The SA steel industry is a highly complex and diverse sector of the economy. It consists of large, primary steel producers such as ArcelorMittal SA, which produces steel from iron ore in blast furnaces; and Scaw and Cape Gate, which produce primary steel by recycling steel scrap in electric arc furnaces, and numerous foundries producing a range of products from steel scrap in induction and electric arc furnaces.

The primary cost elements in steel production are raw materials, labour, energy and capital. The cost make-up varies significantly across the steel industry. For example, the large, primary steel producers will have a high proportion of raw materials costs, with energy and capital also significant elements in their cost makeup. Labour is typically a single-digit percentage of total costs for the large, primary steel producers.

ArcelorMittal’s steel scrap costs will likely be a significantly lower percentage of total costs than that of Scaw and Cape Gate, whose primary raw material is steel scrap. In the foundry industry, steel scrap costs are a significantly lower proportion of total costs than in the primary steel sector, but their proportion of labour costs is much higher.

Energy, electricity and gas are significant costs across the entire steel sector but in the small foundry segment they probably account for a much higher proportion of total costs than in the primary steel sector.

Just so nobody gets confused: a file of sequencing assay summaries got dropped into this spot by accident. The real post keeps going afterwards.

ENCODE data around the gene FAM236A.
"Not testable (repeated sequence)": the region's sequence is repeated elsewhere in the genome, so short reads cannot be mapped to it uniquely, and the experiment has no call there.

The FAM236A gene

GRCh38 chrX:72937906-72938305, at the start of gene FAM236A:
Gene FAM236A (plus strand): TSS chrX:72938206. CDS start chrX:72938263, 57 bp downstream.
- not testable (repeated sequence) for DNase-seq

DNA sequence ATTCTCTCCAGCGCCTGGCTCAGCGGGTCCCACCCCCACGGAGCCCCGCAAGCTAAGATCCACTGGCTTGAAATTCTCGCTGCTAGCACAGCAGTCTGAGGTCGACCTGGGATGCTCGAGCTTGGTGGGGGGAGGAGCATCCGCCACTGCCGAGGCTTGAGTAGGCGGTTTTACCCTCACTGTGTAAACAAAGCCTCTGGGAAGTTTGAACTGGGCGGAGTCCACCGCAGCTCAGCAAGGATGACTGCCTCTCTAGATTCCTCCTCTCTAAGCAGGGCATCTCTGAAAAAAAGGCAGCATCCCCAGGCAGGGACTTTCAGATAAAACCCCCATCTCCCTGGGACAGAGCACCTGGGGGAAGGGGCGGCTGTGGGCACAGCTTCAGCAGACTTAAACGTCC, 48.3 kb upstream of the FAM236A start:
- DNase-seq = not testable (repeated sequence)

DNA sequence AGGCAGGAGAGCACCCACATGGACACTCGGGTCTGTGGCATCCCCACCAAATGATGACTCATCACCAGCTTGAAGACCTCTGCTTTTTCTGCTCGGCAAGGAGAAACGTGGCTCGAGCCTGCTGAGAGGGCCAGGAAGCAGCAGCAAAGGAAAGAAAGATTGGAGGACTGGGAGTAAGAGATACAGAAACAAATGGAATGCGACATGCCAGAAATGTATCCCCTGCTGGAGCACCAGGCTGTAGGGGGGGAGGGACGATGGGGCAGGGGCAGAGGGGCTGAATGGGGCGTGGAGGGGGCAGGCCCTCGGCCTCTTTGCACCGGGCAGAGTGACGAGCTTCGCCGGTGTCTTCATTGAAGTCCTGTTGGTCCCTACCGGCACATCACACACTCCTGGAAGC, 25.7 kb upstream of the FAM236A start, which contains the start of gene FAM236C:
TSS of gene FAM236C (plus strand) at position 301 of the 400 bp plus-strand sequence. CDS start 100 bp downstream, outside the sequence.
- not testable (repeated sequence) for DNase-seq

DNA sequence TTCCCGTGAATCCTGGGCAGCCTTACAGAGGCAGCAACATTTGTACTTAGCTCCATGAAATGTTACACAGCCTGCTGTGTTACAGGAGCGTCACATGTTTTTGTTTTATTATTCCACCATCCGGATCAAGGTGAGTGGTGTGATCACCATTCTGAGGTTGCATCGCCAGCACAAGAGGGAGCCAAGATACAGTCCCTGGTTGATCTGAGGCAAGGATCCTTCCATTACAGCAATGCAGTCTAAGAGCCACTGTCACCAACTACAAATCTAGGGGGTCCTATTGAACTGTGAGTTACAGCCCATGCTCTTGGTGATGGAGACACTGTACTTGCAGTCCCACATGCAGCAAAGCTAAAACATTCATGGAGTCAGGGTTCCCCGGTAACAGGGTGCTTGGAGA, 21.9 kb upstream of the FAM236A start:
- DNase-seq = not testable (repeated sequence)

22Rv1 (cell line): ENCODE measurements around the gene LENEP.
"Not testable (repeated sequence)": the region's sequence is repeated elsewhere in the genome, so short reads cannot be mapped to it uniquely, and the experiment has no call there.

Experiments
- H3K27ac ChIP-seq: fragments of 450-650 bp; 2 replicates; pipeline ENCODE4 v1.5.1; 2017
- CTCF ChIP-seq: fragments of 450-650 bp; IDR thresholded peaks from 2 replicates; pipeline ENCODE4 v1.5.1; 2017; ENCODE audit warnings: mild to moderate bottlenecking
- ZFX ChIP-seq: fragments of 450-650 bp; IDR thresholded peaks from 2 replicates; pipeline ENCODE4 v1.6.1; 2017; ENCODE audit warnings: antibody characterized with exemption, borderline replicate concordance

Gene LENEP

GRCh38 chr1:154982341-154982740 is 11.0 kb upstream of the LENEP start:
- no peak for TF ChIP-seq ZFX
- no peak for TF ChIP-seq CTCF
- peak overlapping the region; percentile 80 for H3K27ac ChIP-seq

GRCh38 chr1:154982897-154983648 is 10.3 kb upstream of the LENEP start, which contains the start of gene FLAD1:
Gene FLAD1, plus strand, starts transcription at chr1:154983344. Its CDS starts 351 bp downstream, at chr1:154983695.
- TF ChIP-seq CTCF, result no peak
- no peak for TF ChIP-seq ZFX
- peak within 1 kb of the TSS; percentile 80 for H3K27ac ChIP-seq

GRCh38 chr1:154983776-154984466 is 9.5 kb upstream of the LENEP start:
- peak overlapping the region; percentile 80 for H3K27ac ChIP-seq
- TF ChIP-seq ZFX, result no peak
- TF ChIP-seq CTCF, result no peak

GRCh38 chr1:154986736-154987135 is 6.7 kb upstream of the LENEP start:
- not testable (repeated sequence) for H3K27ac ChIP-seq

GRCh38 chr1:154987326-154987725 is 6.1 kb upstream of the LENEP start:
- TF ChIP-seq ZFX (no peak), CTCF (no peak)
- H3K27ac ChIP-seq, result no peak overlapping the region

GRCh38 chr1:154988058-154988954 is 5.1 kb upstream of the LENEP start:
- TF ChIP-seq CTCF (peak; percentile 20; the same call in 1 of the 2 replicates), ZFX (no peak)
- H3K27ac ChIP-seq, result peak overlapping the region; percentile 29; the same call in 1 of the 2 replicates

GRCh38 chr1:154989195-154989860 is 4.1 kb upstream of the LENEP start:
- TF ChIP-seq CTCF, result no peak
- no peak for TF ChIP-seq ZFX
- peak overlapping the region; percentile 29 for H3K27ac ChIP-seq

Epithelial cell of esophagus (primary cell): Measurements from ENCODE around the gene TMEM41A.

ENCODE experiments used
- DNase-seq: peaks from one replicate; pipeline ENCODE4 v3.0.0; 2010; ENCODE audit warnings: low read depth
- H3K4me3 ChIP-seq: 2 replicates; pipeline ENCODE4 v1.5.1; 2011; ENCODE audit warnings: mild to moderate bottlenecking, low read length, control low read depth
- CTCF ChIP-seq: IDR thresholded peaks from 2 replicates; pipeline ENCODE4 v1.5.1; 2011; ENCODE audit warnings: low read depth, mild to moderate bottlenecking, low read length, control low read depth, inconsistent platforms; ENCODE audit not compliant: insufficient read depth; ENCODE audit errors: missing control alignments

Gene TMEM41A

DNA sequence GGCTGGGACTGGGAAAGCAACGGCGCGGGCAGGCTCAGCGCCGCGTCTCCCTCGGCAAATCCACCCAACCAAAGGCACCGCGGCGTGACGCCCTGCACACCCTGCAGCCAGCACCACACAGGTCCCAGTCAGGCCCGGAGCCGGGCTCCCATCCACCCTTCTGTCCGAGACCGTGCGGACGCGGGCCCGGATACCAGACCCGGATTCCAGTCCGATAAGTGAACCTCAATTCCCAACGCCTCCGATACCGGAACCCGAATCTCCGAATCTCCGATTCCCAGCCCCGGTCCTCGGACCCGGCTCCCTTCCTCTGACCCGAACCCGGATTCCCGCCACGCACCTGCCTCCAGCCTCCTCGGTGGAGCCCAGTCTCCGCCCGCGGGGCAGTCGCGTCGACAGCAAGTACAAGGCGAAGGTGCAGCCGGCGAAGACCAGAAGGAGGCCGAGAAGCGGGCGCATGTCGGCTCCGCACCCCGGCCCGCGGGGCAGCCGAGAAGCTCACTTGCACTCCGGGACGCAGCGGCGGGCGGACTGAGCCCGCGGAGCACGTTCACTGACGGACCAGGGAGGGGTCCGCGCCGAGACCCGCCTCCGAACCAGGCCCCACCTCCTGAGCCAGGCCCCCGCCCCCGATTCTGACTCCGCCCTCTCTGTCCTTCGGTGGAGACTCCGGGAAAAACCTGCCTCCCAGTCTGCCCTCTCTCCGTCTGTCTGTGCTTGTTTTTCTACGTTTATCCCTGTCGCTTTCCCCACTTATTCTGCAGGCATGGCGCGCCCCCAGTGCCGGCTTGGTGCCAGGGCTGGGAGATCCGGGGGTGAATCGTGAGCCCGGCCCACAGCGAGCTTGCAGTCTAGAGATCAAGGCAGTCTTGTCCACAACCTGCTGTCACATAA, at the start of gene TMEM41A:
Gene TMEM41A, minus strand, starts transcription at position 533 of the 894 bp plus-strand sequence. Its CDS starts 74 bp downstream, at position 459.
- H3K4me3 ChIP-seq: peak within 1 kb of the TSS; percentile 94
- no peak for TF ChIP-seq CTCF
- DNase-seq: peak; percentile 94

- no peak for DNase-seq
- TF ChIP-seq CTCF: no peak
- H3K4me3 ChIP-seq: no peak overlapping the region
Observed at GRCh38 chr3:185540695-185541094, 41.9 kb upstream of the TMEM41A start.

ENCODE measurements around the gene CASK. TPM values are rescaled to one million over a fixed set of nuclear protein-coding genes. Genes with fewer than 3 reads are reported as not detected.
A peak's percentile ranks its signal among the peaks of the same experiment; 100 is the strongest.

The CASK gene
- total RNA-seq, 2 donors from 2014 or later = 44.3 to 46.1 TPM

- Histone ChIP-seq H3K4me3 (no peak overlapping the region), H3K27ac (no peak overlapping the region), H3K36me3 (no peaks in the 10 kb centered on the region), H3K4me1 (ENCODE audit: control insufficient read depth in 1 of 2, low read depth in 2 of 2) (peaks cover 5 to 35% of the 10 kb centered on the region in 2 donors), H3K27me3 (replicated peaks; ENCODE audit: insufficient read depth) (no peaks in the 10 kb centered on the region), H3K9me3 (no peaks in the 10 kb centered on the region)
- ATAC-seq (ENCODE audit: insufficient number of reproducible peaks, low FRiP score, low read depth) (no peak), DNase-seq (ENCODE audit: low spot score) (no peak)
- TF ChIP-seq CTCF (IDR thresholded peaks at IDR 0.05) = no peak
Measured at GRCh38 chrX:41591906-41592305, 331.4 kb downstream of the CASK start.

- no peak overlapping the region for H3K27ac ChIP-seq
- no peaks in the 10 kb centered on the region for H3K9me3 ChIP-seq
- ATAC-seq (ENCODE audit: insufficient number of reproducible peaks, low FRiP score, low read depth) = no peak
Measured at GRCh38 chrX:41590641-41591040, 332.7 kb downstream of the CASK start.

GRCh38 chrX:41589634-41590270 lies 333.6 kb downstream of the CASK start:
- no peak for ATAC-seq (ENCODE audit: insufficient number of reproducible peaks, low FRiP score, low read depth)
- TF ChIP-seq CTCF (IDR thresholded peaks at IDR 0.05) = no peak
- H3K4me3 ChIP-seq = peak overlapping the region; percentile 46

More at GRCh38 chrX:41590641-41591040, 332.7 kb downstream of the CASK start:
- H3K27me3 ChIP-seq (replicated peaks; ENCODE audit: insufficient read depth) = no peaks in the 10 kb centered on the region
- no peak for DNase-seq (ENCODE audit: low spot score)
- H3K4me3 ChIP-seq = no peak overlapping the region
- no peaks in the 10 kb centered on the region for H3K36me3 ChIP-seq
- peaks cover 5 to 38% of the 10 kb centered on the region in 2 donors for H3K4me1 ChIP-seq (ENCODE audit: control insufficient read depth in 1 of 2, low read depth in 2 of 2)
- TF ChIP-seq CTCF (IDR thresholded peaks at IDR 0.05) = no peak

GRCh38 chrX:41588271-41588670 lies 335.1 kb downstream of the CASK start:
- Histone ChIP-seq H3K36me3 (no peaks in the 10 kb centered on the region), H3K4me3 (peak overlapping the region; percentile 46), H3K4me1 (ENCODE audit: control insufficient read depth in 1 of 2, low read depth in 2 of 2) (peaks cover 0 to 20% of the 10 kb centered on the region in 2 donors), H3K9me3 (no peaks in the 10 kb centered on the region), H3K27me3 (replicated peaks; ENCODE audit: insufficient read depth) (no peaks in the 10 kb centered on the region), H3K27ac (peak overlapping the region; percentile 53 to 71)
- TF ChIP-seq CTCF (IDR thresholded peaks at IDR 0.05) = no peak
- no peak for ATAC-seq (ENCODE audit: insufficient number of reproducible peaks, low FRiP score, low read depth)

Capital costs are a function of the amount of technology investment. ArcelorMittal’s capital costs as a proportion of total costs are most likely lower than their competitors because they have failed to invest in new technology over the years. In the foundry industry, a similar capital diversity is found in which some have maintained their investment in modern equipment and technology and others have not.

So one can see that the steel sector requires nuanced regulatory approaches that take account of its diversity and not the sledgehammer approach of one-size-fits all that Ebrahim Patel’s ministry typically applies. A case in point is the steel scrap policy, which, on one hand needs to retain a relatively small volume of good quality scrap for the foundry industry, and on the other ensure there is sufficient arising and collection of large volumes of low quality scrap for the primary bulk steel producers.

It is very difficult to achieve both objectives with a single policy.

A further factor is that each segment of the steel industry and associated businesses have their own vested interests and pressure points that are not necessarily aligned with one another. This makes reaching consensus within the government and industry on policy-setting very challenging.

To achieve a pro-growth agenda in the steel industry will require the government to exert less control and allow the free market to come up with innovative solutions driven by technology, skills and competition.

Laurence Erasmus
Via e-mail

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